Males and Females: Fact and Fiction
Myths abound in the Greyhound world about the differences between males and females. Just as we are urged to never judge a book by its cover, we urge prospective Greyhound adopters to never PRE-judge a dog by its gender. But more importantly, we urge you to remember that whatever their gender, each dog possesses his or her own, distinctive personality.
Contrary to popular misconceptions, males are rarely markers. Although some MAY try it once on their first day in your home, a simple correction accompanied by a redirection outdoors is all that’s required. Why? Because Greyhounds are very sensitive and take corrections very seriously.
Contrary to popular misconceptions, males do NOT cost more than females because they are larger. (One benefit to a male however: you don’t have to bend down as far to pet one.) Size plays little to no part in their adoption fees, their feeding costs, vet bills or the size of their crate and the amount of space they occupy in your home.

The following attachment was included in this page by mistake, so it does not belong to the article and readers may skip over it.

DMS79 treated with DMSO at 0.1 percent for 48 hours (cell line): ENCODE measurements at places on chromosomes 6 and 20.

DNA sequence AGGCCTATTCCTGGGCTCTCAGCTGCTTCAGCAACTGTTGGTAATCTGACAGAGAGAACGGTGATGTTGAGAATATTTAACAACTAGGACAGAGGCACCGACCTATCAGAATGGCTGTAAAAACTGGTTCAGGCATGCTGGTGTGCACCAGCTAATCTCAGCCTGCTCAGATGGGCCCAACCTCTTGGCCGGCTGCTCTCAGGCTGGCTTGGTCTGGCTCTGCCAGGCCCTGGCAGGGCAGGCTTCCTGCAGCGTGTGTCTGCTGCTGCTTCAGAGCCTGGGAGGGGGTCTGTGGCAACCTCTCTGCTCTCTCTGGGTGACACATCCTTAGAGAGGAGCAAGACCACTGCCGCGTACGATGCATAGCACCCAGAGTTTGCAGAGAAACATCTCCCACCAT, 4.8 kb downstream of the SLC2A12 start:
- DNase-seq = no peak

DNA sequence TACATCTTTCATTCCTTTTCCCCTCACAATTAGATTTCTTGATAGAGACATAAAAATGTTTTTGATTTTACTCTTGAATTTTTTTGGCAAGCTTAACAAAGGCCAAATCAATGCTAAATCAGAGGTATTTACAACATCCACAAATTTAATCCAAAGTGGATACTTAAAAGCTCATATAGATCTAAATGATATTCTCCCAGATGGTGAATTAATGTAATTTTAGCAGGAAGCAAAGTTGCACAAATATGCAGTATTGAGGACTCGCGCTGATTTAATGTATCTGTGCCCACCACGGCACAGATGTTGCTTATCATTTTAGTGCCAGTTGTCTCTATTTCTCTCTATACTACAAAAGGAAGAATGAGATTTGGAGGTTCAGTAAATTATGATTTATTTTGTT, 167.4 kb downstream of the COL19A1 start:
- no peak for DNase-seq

Contrary to popular misconceptions, males are often less dominant and “aggressive” than females. In fact, most are easygoing and submissive, and are NOT hard to handle on a leash. They are also VERY affectionate and may be more likely than females to be Velcro dogs, attaching themselves quickly and cozily to their owners. Females, on the other hand, tend to be more independent and determined. Some might even call them “spicy.”
While many adoptive families have had Greyhounds of both genders and see no difference with regard to their personality and tolerance, affection and gentleness, still other adopters prefer having only males.
While there are some legitimate reasons to select one gender over another (for example, if the current resident dog only gets along with one gender and not the other), when stating your own preference as to which gender to call yours, we urge you to separate Greyhound fact from fiction before making your choice.